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For buyers, Insurance

Things to know about homebuyers insurance

With the purchase of your new home, it’s wise and often even mandatory to protect such a large investment with different types of insurance policies. Read on for our quick guide to the main types of insurance policies you might encounter and why you may need to purchase them.

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Homeowners insurance is designed to protect you financially by providing money for repairs in the event your property sustains damage. This could include damage from fire, lightning, windstorms, hail, explosions, smoke, vandalism and many types of theft.

If you finance your new home, the lender will require that a homeowners insurance policy be purchased at loan closing. The lender will also establish an escrow account to collect the monthly premium you will pay with your monthly mortgage payment.

However, if you obtain your home without a mortgage—perhaps by paying cash or inheriting it free and clear from a relative—there’s no law that says you have to purchase homeowners insurance. You may also cease paying homeowners insurance when your mortgage is fully paid off. Nevertheless, the risks and cost of your home suffering a catastrophic event without insurance far outweigh the marginal savings you would accrue by forgoing monthly premiums.

Add-ons to homeowners insurance
You may also be required to purchase add-ons to your homeowners insurance policy for coverage against potential natural disasters in the area where you are buying. For example, if you purchase a new home in certain areas of California, you may be required to add earthquake insurance. Or if your new home is located in a FEMA designated flood area, you may be required to purchase flood insurance.

Click here for more on the blog about homeowners insurance »

Or contact our affiliate, American Home Insurance Agency (AHI), at 888-325-8108.

Mortgage insurance is often required by lenders to provide financial shelter in the event that you default on your loan. Mortgage insurances are generally paid down with monthly premiums, but in some cases can also be paid in an upfront lump sum. There are two main types of mortgage insurance.

Conventional Financing:
When the down payment on your new home is less than 20% of the appraised value or sales price, your lender will require you to have private mortgage insurance (PMI). A mortgage insurance policy protects the lender in case you default on your monthly payments. Once the loan to value of your home reaches 80% of the original appraised value, you may be eligible to have your mortgage insurance cancelled.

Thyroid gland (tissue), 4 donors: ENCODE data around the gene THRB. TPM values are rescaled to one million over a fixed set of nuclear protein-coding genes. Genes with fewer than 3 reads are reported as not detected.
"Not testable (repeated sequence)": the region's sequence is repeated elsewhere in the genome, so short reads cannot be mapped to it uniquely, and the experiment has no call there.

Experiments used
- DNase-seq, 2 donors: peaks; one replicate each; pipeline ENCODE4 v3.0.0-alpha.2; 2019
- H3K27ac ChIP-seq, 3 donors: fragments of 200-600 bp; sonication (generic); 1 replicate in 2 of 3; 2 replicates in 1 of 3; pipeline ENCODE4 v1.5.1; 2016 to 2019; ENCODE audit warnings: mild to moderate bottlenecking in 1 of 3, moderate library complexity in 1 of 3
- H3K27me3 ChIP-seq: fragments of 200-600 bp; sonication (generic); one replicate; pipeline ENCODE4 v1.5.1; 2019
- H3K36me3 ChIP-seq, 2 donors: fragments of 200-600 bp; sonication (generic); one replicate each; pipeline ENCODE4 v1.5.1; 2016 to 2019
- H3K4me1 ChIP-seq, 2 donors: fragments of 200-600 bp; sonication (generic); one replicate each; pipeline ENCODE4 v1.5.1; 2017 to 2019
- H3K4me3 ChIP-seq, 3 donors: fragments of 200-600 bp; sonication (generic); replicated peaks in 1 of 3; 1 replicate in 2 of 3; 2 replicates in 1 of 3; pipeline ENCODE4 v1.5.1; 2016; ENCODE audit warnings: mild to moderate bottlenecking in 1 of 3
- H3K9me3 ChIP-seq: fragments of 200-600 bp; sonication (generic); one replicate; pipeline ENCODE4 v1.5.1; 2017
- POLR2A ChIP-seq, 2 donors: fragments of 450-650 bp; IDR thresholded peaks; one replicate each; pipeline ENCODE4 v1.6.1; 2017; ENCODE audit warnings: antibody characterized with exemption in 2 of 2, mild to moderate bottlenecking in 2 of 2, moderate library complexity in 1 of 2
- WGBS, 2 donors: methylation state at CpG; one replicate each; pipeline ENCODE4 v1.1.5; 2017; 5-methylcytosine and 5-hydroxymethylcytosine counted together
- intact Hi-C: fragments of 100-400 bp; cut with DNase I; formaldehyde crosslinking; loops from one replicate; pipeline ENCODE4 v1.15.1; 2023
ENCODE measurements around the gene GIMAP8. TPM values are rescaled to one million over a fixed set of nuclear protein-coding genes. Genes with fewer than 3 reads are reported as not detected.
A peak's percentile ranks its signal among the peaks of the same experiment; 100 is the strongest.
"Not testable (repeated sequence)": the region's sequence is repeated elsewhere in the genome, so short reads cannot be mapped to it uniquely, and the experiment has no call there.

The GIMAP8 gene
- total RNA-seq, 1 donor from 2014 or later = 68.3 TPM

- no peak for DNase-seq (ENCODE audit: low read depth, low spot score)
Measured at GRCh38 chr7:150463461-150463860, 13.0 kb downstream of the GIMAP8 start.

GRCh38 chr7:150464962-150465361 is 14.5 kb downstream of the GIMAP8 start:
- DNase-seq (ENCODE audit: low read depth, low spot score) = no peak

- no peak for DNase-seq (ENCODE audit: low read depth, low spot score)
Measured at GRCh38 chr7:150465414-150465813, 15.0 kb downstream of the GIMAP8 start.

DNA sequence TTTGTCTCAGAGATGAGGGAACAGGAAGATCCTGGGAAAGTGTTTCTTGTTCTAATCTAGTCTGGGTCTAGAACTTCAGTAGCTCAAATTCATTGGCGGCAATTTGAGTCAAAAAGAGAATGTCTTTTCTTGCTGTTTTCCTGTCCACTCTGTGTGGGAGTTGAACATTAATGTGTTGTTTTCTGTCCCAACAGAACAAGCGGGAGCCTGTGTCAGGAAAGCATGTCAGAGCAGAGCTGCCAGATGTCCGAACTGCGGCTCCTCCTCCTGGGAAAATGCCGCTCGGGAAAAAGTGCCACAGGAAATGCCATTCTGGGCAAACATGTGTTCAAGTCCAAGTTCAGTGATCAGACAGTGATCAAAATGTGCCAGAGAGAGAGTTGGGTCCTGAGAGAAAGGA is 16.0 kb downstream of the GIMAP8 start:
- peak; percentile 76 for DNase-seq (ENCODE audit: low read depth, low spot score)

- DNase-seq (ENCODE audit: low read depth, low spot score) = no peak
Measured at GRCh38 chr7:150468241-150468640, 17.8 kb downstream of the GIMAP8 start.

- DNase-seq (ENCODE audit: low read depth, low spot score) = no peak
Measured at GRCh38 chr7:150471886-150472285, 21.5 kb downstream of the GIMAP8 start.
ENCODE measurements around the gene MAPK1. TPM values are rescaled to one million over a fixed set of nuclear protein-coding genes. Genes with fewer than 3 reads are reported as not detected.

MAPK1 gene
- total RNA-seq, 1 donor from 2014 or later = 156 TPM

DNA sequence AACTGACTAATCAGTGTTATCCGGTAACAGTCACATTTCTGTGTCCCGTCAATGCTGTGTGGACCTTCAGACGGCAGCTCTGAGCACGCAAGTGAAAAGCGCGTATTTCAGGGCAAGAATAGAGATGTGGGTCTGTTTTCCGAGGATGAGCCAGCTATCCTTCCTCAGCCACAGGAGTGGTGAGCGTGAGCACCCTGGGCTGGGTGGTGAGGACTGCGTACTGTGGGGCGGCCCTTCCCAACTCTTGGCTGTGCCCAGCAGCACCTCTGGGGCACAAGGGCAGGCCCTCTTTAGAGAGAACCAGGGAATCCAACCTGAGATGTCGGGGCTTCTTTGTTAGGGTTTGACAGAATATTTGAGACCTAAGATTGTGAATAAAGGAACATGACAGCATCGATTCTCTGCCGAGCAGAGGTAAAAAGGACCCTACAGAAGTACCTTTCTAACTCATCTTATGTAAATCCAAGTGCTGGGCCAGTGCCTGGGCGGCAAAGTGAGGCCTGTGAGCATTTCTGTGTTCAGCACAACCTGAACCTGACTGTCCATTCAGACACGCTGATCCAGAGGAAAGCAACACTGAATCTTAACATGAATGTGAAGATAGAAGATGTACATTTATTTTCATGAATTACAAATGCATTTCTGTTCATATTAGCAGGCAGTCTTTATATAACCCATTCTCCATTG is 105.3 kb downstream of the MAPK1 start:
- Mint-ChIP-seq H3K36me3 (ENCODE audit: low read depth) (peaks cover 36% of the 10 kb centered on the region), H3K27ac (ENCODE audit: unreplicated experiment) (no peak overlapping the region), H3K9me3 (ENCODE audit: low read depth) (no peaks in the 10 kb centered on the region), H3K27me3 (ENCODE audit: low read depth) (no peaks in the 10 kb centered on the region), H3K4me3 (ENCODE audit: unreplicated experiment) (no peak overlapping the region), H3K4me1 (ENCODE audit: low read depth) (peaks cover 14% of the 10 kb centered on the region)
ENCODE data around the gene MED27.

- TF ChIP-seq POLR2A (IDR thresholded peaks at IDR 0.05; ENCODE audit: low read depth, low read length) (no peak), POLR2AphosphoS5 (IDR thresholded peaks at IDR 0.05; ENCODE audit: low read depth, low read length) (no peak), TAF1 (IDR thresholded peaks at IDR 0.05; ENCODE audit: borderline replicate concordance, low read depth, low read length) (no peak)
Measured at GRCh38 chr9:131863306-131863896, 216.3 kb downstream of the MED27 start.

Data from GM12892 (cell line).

FHA Financing:
When financing your new home with an FHA loan, upfront mortgage insurance and annual mortgage insurance are both required since you only have to pay a 3.5% down payment. The amount of the insurance is calculated based on loan to value and loan term. The upfront mortgage insurance can be financed into the FHA loan amount. The annual mortgage insurance amount is divided by 12 months and is paid with the monthly mortgage payment.

For more information, contact our affiliate, HomeAmerican Mortgage Corporation (HMC), at 866-400-7126.

Title insurance protects against possible losses from a defective title, which could result from title faults that occurred before you owned the property, such as unpaid liens, encumbrances, taxes, and the possibility that an undisclosed third party may still have a rightful claim to the property. There are two main types of title insurance policies.

Lender’s policy
This type of policy is generally required by lenders, and it serves the purpose of protecting the lender in the event that any trouble arises with the title. It does not protect the buyer, though you are responsible for the cost of the policy. Unlike most insurances that are paid in monthly premiums, this is often a one-time upfront payment. Depending on the terms of your loan financing, this payment may get rolled into the overall cost of your home purchase.

Owner’s policy
Whereas a lender’s policy only protects the lender, an owner’s policy serves to protect the homebuyer. Like a lender’s policy, this is also generally paid as a one-time, upfront premium. An owner’s policy remains in effect for as long as you own an interest in the home.

Click here for more on the blog about title insurance »

Or contact Richmond American’s affiliate, American Home Title and Escrow Company (AHT), at 303-426-0990.

Find more insurance information on our blog under Insurance.

For other tips to help you navigate homeownership, get our free First-time Homebuyer Guide!